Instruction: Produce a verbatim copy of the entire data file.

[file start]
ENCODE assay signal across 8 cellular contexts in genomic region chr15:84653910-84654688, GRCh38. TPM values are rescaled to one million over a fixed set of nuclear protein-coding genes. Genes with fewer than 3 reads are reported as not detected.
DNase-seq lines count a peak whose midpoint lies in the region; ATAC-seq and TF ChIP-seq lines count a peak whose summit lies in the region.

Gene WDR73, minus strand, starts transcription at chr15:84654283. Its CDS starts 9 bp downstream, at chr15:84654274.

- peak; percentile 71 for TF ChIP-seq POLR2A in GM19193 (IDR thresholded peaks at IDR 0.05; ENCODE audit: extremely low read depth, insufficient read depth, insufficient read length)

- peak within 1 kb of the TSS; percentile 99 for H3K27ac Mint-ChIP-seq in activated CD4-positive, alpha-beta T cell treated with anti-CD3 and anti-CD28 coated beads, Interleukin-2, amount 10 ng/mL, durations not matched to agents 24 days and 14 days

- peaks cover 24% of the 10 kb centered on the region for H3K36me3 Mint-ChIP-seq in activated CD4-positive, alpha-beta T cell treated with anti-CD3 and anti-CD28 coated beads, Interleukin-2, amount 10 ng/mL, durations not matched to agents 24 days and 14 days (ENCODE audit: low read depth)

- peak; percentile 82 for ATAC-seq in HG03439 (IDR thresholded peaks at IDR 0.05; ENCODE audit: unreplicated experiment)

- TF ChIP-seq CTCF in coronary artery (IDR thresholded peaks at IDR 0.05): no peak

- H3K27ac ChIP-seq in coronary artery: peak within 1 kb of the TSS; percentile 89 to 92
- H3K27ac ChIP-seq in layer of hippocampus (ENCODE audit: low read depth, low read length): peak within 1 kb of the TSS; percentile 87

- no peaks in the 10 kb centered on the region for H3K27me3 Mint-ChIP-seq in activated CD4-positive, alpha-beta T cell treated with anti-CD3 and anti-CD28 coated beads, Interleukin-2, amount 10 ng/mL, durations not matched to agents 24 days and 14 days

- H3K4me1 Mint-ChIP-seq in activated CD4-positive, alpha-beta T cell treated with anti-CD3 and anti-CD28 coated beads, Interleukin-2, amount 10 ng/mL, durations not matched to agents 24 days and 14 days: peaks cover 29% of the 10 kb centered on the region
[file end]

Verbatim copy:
ENCODE assay signal across 8 cellular contexts in genomic region chr15:84653910-84654688, GRCh38. TPM values are rescaled to one million over a fixed set of nuclear protein-coding genes. Genes with fewer than 3 reads are reported as not detected.
DNase-seq lines count a peak whose midpoint lies in the region; ATAC-seq and TF ChIP-seq lines count a peak whose summit lies in the region.

Gene WDR73, minus strand, starts transcription at chr15:84654283. Its CDS starts 9 bp downstream, at chr15:84654274.

- peak; percentile 71 for TF ChIP-seq POLR2A in GM19193 (IDR thresholded peaks at IDR 0.05; ENCODE audit: extremely low read depth, insufficient read depth, insufficient read length)

- peak within 1 kb of the TSS; percentile 99 for H3K27ac Mint-ChIP-seq in activated CD4-positive, alpha-beta T cell treated with anti-CD3 and anti-CD28 coated beads, Interleukin-2, amount 10 ng/mL, durations not matched to agents 24 days and 14 days

- peaks cover 24% of the 10 kb centered on the region for H3K36me3 Mint-ChIP-seq in activated CD4-positive, alpha-beta T cell treated with anti-CD3 and anti-CD28 coated beads, Interleukin-2, amount 10 ng/mL, durations not matched to agents 24 days and 14 days (ENCODE audit: low read depth)

- peak; percentile 82 for ATAC-seq in HG03439 (IDR thresholded peaks at IDR 0.05; ENCODE audit: unreplicated experiment)

- TF ChIP-seq CTCF in coronary artery (IDR thresholded peaks at IDR 0.05): no peak

- H3K27ac ChIP-seq in coronary artery: peak within 1 kb of the TSS; percentile 89 to 92
- H3K27ac ChIP-seq in layer of hippocampus (ENCODE audit: low read depth, low read length): peak within 1 kb of the TSS; percentile 87

- no peaks in the 10 kb centered on the region for H3K27me3 Mint-ChIP-seq in activated CD4-positive, alpha-beta T cell treated with anti-CD3 and anti-CD28 coated beads, Interleukin-2, amount 10 ng/mL, durations not matched to agents 24 days and 14 days

- H3K4me1 Mint-ChIP-seq in activated CD4-positive, alpha-beta T cell treated with anti-CD3 and anti-CD28 coated beads, Interleukin-2, amount 10 ng/mL, durations not matched to agents 24 days and 14 days: peaks cover 29% of the 10 kb centered on the region